• to fail or refuse to reinstate the employee to her original job or to an equivalent position with equivalent pay and accumulated seniority, retirement, fringe benefits and other service credits upon her signifying her intent to return unless, in the case of a private employer, the employer’s circumstances have so changed as to make it impossible or unreasonable to do so.

Those rules remain unchanged. But the new law revises some other provisions and adds more to the protections. Effective October 1st, it will now also be unlawful to:

  • Limit, segregate or classify the pregnant employee in a way that would deprive her of employment opportunities due to her pregnancy;
  • Discriminate against an employee or job applicant on the basis of her pregnancy in the terms or conditions of her employment;
  • Fail or refuse to make a reasonable accommodation for an employee or job applicant due to her pregnancy, unless the employer can demonstrate that the accommodation would impose an undue hardship;
  • Deny employment opportunities to an employee or job applicant if the denial is due to the request for a reasonable accommodation due to her pregnancy;
  • Force an employee or job applicant affected by pregnancy to accept a reasonable accommodation if she (i) does not have known limitation related to her pregnancy, or (ii) does not require a reasonable accommodation to perform the essential duties related to her employment;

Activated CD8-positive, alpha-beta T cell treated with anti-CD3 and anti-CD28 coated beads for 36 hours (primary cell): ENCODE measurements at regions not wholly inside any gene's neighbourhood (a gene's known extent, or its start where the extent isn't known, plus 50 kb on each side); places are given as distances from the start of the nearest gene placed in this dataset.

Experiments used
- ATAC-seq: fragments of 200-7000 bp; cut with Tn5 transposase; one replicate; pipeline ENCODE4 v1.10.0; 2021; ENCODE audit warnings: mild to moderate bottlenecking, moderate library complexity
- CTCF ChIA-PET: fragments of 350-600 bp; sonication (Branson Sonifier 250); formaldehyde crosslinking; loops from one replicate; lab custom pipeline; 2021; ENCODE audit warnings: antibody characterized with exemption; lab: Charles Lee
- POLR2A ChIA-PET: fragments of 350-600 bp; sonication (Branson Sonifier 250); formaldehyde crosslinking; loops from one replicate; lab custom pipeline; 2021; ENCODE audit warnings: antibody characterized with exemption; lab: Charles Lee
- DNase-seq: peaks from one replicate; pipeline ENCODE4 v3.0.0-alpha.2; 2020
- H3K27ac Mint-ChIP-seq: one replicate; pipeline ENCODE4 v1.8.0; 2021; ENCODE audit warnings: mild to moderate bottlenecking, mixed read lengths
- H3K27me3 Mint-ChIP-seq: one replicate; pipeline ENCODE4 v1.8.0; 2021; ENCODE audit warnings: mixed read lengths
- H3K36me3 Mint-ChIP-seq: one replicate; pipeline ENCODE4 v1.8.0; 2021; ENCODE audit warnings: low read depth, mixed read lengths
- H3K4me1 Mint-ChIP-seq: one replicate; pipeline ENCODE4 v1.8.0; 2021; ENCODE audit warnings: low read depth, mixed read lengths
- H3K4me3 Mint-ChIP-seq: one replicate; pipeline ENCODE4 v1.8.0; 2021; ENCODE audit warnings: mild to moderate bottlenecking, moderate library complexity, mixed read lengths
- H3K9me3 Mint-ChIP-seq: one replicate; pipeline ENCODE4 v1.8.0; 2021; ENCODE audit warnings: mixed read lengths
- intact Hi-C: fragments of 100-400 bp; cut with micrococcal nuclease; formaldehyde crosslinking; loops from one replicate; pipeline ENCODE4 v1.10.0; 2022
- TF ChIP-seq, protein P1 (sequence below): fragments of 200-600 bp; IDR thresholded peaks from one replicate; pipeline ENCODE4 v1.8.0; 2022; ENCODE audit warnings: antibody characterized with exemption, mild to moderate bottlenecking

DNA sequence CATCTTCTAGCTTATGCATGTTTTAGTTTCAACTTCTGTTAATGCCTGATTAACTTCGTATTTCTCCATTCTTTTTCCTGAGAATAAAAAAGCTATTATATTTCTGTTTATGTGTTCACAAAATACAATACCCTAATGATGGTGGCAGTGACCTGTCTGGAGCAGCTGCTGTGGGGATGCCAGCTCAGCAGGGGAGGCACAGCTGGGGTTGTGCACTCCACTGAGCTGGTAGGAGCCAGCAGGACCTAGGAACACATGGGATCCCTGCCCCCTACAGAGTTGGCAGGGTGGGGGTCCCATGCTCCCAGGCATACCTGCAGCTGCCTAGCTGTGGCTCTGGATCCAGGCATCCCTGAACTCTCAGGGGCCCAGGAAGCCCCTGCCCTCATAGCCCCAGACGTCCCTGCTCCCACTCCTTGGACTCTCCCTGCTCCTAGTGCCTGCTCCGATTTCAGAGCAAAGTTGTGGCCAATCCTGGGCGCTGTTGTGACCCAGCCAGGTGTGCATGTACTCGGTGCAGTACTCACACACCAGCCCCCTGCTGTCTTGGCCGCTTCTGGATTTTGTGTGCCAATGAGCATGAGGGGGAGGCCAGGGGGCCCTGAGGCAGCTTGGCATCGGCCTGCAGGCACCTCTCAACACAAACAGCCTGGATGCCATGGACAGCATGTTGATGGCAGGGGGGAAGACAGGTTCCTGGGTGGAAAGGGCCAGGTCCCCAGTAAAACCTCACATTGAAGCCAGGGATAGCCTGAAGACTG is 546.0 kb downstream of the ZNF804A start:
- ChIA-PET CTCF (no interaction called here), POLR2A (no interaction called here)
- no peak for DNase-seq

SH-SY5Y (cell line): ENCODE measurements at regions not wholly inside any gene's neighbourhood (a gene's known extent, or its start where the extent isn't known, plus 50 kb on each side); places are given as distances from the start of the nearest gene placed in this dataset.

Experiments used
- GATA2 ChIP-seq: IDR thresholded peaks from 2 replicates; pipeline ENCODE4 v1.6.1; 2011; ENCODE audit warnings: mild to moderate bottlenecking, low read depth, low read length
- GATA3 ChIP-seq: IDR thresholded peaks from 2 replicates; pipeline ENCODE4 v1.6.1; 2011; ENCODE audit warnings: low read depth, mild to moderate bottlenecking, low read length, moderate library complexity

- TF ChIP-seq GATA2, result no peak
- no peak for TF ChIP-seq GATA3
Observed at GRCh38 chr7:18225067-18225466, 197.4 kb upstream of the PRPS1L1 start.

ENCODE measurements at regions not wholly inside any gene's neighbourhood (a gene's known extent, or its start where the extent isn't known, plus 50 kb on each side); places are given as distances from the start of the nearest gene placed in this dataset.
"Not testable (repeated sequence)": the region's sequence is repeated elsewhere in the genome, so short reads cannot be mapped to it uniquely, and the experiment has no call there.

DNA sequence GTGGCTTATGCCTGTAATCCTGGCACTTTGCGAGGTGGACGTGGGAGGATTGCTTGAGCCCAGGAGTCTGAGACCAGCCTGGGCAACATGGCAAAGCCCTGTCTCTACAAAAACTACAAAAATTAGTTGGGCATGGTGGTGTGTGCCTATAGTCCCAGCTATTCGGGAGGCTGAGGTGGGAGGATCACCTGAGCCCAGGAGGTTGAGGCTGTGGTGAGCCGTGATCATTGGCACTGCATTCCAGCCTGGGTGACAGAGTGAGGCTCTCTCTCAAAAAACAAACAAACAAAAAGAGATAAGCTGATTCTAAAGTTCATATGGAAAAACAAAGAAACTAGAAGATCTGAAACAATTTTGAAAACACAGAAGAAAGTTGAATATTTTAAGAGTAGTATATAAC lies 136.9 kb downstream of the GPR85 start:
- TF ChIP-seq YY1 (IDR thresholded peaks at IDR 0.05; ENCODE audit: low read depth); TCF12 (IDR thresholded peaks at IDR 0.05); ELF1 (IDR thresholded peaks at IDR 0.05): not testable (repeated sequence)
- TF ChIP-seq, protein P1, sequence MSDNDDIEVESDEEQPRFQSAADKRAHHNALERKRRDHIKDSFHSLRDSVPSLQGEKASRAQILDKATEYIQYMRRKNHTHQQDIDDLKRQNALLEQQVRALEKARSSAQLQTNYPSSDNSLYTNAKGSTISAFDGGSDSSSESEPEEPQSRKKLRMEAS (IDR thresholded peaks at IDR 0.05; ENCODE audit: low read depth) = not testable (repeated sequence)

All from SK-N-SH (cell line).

• Require an employee to take a leave of absence if a reasonable accommodation can be provided in lieu of the leave; and
  • Retaliate against an employee in the terms, conditions or privileges of her employment based upon the employee’s request for a reasonable accommodation.

The changes don’t stop there. The new law also explains that the word “pregnancy” will also include “pregnancy, childbirth or a related condition, including but not limited to, lactation”.  It also expands the definition of “reasonable accommodation ” and “undue hardship”.

  • “Reasonable Accommodation” means, but is not limited to, being permitted to sit while working, more frequent or longer breaks, periodic rest, assistance with manual labor, job restructuring, light duty assignment, modified work schedules, temporary transfers to less strenuous or hazardous work, time off to recover from childbirth or break time and appropriate facilities for expressing breast milk; and
  • “Undue Hardship” means an action requiring significant difficulty or expense when considered in light of factors such as (A) the nature and cost of the accommodation; (B) the overall financial resources of the employer; (C) the overall size of the business of the employer with respect to the number of employees, and the number, type and location of its facilities; and (D) the effect on expenses and resources or the impact otherwise of the accommodation upon the operation of the employer.


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pregnancy1On Tuesday, May 23rd, the Connecticut House of Representatives overwhelmingly passed a measure that would greatly expand the already broad anti-discrimination provision that exist under Connecticut law.  The bill, House Bill 6668, would make several substantive changes to the protections including defining what is a “reasonable accommodation” instead of leaving that determination open.

I’ve